Arts in a Time of Covid-19, installment 3: Resources, Art and more from Morris Arts

During this difficult period, Morris Arts will do its best to be a resource for the arts community by sharing information about resources for artists as well as a sampling from Vanishing Worlds, our new exhibit at the Gallery at 14 Maple.

For more resources during the pandemic, click  HERE and check the New Jersey State Council on the Arts updates at:


And here is the next of our daily glimpses of the Vanishing Worlds exhibit: 


Susan Ahlstrom
Our Town

Mixed media
21” x 15”
Courtesy of the Artist

Susan Ahlstrom/ Artist Statement 
Environmental issues became important to me in the 1990’s while traveling in the Pacific Northwest. I remember one day, in particular, my first day of a two-week trip there. On a hike up to Clear Peak West, the panorama was one of massive clear-cuts with Mt. Rainier looming in the distance. Along roads going north, there were wide borders of tall pines, camouflaging a treeless landscape beyond. It was devastating to see this degradation and impossible to forget. I traveled to the Caribbean and to South India last year. I asked the local nature guides what the current environmental issues were. The problems in the Caribbean and in South India were the same as ours; the issues were habitat loss, over-development and abusive land practices. When I arrived home, I learned that a 9000 square foot house was being built adjacent to mine and that a local pond was polluted with deck stain that had been dumped into a drainage outlet more than five miles away.
Is there hope for the land? In the remote areas of the wilderness that I have explored, there are often signs of trouble. In my work as an artist, I continue to bring attention to the environment, sometimes to a sense of well-being that the natural world offers, but more often, to conflicts that have evolved between man and nature.


Curator Yvette Lucas offers the following overview of the VANISHING WORLDS  exhibit:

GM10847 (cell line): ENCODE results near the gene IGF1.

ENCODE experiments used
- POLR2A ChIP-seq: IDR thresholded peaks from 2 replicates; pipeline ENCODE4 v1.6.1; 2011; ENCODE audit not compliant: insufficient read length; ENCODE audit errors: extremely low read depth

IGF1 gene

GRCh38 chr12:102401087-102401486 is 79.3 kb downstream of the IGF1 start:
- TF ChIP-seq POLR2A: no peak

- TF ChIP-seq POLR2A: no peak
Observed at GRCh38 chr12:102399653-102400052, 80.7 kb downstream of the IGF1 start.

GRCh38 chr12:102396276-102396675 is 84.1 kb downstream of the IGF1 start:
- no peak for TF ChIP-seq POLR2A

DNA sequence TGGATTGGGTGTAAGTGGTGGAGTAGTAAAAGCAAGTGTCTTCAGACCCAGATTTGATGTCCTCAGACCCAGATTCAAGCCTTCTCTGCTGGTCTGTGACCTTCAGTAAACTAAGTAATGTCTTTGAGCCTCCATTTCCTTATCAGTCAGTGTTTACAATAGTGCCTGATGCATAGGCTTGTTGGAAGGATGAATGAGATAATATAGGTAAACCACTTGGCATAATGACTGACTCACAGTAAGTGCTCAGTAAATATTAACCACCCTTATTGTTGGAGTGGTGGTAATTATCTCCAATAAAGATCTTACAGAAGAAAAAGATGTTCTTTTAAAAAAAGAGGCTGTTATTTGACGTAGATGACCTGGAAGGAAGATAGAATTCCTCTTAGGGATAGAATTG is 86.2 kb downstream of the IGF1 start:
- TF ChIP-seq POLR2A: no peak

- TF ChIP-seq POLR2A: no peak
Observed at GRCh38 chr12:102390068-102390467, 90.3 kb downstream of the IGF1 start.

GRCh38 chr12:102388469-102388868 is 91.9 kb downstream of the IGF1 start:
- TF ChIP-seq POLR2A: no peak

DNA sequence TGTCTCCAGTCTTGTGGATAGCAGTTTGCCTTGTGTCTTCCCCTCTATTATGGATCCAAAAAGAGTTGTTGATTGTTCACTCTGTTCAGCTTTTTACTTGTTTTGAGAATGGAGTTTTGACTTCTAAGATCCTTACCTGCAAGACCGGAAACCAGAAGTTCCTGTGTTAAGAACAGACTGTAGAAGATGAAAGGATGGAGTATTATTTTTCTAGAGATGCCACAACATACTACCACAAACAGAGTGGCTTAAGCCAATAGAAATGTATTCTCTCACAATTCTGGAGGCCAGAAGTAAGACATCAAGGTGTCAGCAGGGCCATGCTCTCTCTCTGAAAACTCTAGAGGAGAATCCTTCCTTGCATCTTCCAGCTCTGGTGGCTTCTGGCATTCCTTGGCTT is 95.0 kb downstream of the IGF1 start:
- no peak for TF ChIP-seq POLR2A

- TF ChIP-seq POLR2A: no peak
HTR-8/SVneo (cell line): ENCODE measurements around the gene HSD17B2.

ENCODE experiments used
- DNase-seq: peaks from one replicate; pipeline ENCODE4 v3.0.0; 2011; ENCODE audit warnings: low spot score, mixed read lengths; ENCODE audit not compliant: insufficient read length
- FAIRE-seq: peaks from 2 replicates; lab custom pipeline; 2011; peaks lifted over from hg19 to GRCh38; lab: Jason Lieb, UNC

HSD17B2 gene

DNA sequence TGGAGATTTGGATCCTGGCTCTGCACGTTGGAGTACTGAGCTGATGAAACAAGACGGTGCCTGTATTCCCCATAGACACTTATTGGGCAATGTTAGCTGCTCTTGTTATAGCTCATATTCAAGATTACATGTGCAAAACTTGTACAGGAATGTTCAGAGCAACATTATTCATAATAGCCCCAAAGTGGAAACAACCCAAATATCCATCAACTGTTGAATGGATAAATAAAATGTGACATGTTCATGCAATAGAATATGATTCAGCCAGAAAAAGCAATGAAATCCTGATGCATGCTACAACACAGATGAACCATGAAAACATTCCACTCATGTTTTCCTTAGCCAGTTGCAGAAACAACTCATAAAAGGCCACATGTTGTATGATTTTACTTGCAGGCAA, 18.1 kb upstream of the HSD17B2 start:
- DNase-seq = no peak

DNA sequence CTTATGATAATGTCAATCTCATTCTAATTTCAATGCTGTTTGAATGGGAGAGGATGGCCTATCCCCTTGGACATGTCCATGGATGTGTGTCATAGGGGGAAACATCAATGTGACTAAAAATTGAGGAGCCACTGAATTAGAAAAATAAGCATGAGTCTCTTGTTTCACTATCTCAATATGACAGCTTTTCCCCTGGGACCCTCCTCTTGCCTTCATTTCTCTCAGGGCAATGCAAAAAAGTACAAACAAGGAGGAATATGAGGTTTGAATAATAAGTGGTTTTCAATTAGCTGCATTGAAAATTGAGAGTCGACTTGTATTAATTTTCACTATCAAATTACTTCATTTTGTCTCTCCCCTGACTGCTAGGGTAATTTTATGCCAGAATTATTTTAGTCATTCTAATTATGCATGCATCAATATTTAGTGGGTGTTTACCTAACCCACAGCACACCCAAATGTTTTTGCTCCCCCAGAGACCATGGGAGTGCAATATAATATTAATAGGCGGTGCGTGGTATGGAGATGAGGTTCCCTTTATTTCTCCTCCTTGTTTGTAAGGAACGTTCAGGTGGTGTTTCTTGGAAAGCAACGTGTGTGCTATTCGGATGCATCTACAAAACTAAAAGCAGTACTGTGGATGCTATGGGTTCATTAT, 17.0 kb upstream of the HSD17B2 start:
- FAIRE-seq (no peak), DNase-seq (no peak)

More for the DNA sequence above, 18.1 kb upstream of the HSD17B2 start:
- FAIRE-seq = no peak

Everything is transient; nothing remains the same. If anything looks solid and permanent, it is only an illusion since everything in the universe is in a constant state of flux—growing and shrinking, living and dying, breathing in and breathing out.
_______Ilchi Lee, on the second realization of Tao

This exhibit explores the ways that we experience transition and change, loss and growth through memories, mistakes, achievements, and time. By viewing these worlds that the exhibiting artists have revealed, we may be witnesses to those places or moments that have been lost or will be lost in future times. Change is inevitable but how we respond to it is a choice.

Some of our worlds are vanishing with the aid of human development of technology and industry. The environments that we inhabit have been greatly affected by our continued use and over consumption as portrayed in Susan Ahlstrom’s memorial to extinct species of birds in “Tower of Extinction.” Lisa G. Westheimer’s “Sponge Lamp” glows in an eerie light, like a lighthouse, warning us away from impending ecological disaster. Robert F Lach’s installation, “Dwell,” is made up of nests left empty by their inhabitants. “The Last of the Hawks”, a photo essay by Onnie Strother, laments the end of an era where newspapers support the livelihood of the people, who sell them on street corners. Those who are rapidly being replaced by cell phones and other electronic media.

The gift of memory gives us access to significant moments in our lives and transport us to our previous selves no longer defining but informing who we are now. In Kate Dodd’s “Scrapbooking” piece, images are cut into commercial scrapbook papers to reveal “unspoken truths that are disguised by the glossy “good time” veneer.” She reveals the memories which we hide when sharing our past. In Janet Boltax’s series, “Aging in America,” we encounter people who have lived over 90+ years. Through these portraits and narratives, we are invited to visit the days that enriched and shaped their lives. Philemona Williamson’s paintings of children on the brink of adolescence is both enchanting and slightly unnerving as we see children transitioning into beings that are self-aware of their growing bodies in her painting “Dusty Afternoon.” In Diane Savona’s “Tablet” series, she studies the history of communication on a global scale. From ancient civilizations to the present moment, Diane wants the viewer to know that “knowledge can be lost” as some of her tablets portray the destruction of ancient centers of knowledge throughout time.

When I view all these artworks there is a recurring thought that we too are vanishing and centuries from now all will be replaced. Bill Westheimer, in his series “Anthropocene” (the time period of humankind’s existence on the earth), gives us a vision of a future world without us. He has created fossils that are “imaginary records of flora and fauna that might be found in a future geologic era. They are evidence of what was and hints of how it might have been extinguished” after we too are gone.

                                                                                    ___Yvette Lucas, Curator